By Express News Service – PUDUKKOTTAI
06th July 2012 08:04 AM
As many as 18 inscriptions belonging to the later Chola period, especially that of renowned Chola emperor Raja Raja, were found at a Lord Siva temple at Visalur village near Keeranur here.
J Rajamohamad, former curator, Government Museum, Pudukkottai and president of Pudukkottai historical and cultural research centre and K Rajendran, secretary, stated that the Siva temple at Visalur village near Keeranur in Kulathur taluk was an early Chola edifice, attributed to the period of Parantaka I. The temple is a small ekatala structure made of granite with vimanam, ardhamandapam and mahamandapam. This temple occupies an important place in the evolution of temple architecture in Tamil Nadu. So far, six inscriptions have been recorded here.
In a recent conservation process, the Archaeological Survey of India (ASI) has removed the stucco coating on the walls of the vimanam and mandapams. The new inscriptions that have come to light date back to the period of Raja Raja I, Rajendra Chola II, Kulothungachola III, and Rajathiraja besides that of some local chieftains.
These inscriptions throw much light on the Chola administration in this region. The Chola empire was divided into Mandalams (zones) and Valanadus (a group of villages). Visalur was situated in the Jayasingakulakala valanadu in Mel Sengilinadu as learnt through the inscription of Raja Raja I in the year 997 AD. This inscription describes the large extent of land gifted by villagers, its measurement, boundaries, quantum of paddy to be used in each ritual and puja and festivals to be celebrated. The inscriptions refer to the main deity as Sri Vasuhisvarar, mentioned in many inscriptions, though the Lord is now known as Sri Margapurisvarar. The circumstances and period under which the change was made could not be ascertained.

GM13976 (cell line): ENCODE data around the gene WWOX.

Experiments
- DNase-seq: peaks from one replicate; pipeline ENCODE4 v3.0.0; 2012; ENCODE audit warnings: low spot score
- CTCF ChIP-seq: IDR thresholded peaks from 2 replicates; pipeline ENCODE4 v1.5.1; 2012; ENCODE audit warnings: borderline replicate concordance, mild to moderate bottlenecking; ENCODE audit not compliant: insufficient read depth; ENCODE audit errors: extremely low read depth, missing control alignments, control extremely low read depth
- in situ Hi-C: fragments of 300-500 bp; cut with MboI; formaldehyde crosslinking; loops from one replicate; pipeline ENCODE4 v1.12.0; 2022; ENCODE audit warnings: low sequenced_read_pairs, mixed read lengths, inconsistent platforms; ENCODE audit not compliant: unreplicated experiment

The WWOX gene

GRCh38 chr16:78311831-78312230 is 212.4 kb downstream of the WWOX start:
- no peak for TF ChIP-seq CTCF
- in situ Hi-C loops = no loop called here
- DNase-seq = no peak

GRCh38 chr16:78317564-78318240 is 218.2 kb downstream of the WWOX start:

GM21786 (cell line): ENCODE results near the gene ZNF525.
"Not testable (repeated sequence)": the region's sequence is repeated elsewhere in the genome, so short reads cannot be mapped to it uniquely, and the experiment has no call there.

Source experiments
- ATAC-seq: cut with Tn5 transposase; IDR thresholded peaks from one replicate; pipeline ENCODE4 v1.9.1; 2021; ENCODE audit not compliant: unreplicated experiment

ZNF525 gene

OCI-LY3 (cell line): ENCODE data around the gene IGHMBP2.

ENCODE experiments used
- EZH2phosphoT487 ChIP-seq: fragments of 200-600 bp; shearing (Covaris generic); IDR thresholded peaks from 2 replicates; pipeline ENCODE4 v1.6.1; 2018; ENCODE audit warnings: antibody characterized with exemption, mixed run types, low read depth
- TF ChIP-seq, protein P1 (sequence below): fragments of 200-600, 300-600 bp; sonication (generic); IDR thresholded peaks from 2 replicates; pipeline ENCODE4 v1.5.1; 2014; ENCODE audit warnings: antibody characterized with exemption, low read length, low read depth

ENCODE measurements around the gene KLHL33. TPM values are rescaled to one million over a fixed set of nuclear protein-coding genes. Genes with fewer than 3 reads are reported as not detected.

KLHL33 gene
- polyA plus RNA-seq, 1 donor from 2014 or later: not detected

The other inscriptions explained various festivals, burning of perpetual lamps, providing holy water in the temple and vast tracts of lands, huge amount of money as gifts by rulers, chieftains, commanders, village assembly and philanthropists.
July 5, 2012
The cultural connection
R. Nagaswamy’s latest book, ‘Mirror of Tamil and Sanskrit,’ shows the reciprocal relationship shared by Tamil-Sanskrit traditions.
“At no point was there an isolated development of Tamil culture,” states R. Nagaswamy, former Director of Archaeology, Government of Tamil Nadu. “At no point of time was any part of the world isolated from its neighbourhood. The impact of the North Indian tradition on various spheres in the Tamil region cannot be denied. We are able to trace this tradition up to the Vedas.”
Nagaswamy’s latest book, ‘Mirror of Tamil and Sanskrit,’ is an integrated study that shows the impact of Vedic tradition and Sanskrit on Tamil life – its literature, art, music, dance, legal system and social customs. In the book, he gives examples from inscriptions, historical records, Tamil literature, social life, civil administration, the judicial and legal fields.
The book is a chronological evaluation of the progress of Tamil culture. The archaeologist talks to this correspondent on certain aspects of his work. Excerpts:
Sanskrit and Vedic traditions; Brahmi
This book establishes for the first time that Tamil attained classical status by adopting Vedic and Sanskrit traditions, especially with the help of Brahmins in the formative stages. The Tamil script is derived from Brahmi, which was invented by the Brahmins or the Brahmanas when Emperor Asoka wanted to propagate his message through his edicts. The earliest known written records in Tamil are assigned to 2nd century BCE and are in the Brahmi script.